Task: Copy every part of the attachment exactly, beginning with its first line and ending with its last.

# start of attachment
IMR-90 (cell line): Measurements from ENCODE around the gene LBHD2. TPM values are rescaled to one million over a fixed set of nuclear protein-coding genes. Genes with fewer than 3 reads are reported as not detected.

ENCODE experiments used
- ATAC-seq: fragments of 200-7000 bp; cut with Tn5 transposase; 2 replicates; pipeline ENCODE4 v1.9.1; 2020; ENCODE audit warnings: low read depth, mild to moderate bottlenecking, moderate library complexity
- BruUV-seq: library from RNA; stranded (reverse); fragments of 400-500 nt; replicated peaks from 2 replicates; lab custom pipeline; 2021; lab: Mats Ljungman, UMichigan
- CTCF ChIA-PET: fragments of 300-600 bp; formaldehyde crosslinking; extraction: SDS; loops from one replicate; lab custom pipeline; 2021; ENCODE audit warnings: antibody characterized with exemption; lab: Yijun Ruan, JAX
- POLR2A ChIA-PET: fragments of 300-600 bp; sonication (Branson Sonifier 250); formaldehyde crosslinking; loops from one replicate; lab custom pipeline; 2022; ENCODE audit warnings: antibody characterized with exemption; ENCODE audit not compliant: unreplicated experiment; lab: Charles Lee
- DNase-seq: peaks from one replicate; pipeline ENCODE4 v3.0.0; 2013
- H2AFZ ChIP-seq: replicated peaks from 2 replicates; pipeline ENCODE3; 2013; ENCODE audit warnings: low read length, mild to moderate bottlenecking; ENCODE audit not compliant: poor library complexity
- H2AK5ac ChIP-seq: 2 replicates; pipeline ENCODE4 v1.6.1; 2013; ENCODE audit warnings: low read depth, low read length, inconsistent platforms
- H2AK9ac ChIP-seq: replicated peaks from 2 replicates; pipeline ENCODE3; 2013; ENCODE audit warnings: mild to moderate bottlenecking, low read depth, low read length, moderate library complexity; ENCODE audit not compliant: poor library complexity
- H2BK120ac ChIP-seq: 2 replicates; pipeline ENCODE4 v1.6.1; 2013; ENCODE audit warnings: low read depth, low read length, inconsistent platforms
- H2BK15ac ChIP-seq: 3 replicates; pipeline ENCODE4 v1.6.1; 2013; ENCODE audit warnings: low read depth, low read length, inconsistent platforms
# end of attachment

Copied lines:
IMR-90 (cell line): Measurements from ENCODE around the gene LBHD2. TPM values are rescaled to one million over a fixed set of nuclear protein-coding genes. Genes with fewer than 3 reads are reported as not detected.

ENCODE experiments used
- ATAC-seq: fragments of 200-7000 bp; cut with Tn5 transposase; 2 replicates; pipeline ENCODE4 v1.9.1; 2020; ENCODE audit warnings: low read depth, mild to moderate bottlenecking, moderate library complexity
- BruUV-seq: library from RNA; stranded (reverse); fragments of 400-500 nt; replicated peaks from 2 replicates; lab custom pipeline; 2021; lab: Mats Ljungman, UMichigan
- CTCF ChIA-PET: fragments of 300-600 bp; formaldehyde crosslinking; extraction: SDS; loops from one replicate; lab custom pipeline; 2021; ENCODE audit warnings: antibody characterized with exemption; lab: Yijun Ruan, JAX
- POLR2A ChIA-PET: fragments of 300-600 bp; sonication (Branson Sonifier 250); formaldehyde crosslinking; loops from one replicate; lab custom pipeline; 2022; ENCODE audit warnings: antibody characterized with exemption; ENCODE audit not compliant: unreplicated experiment; lab: Charles Lee
- DNase-seq: peaks from one replicate; pipeline ENCODE4 v3.0.0; 2013
- H2AFZ ChIP-seq: replicated peaks from 2 replicates; pipeline ENCODE3; 2013; ENCODE audit warnings: low read length, mild to moderate bottlenecking; ENCODE audit not compliant: poor library complexity
- H2AK5ac ChIP-seq: 2 replicates; pipeline ENCODE4 v1.6.1; 2013; ENCODE audit warnings: low read depth, low read length, inconsistent platforms
- H2AK9ac ChIP-seq: replicated peaks from 2 replicates; pipeline ENCODE3; 2013; ENCODE audit warnings: mild to moderate bottlenecking, low read depth, low read length, moderate library complexity; ENCODE audit not compliant: poor library complexity
- H2BK120ac ChIP-seq: 2 replicates; pipeline ENCODE4 v1.6.1; 2013; ENCODE audit warnings: low read depth, low read length, inconsistent platforms
- H2BK15ac ChIP-seq: 3 replicates; pipeline ENCODE4 v1.6.1; 2013; ENCODE audit warnings: low read depth, low read length, inconsistent platforms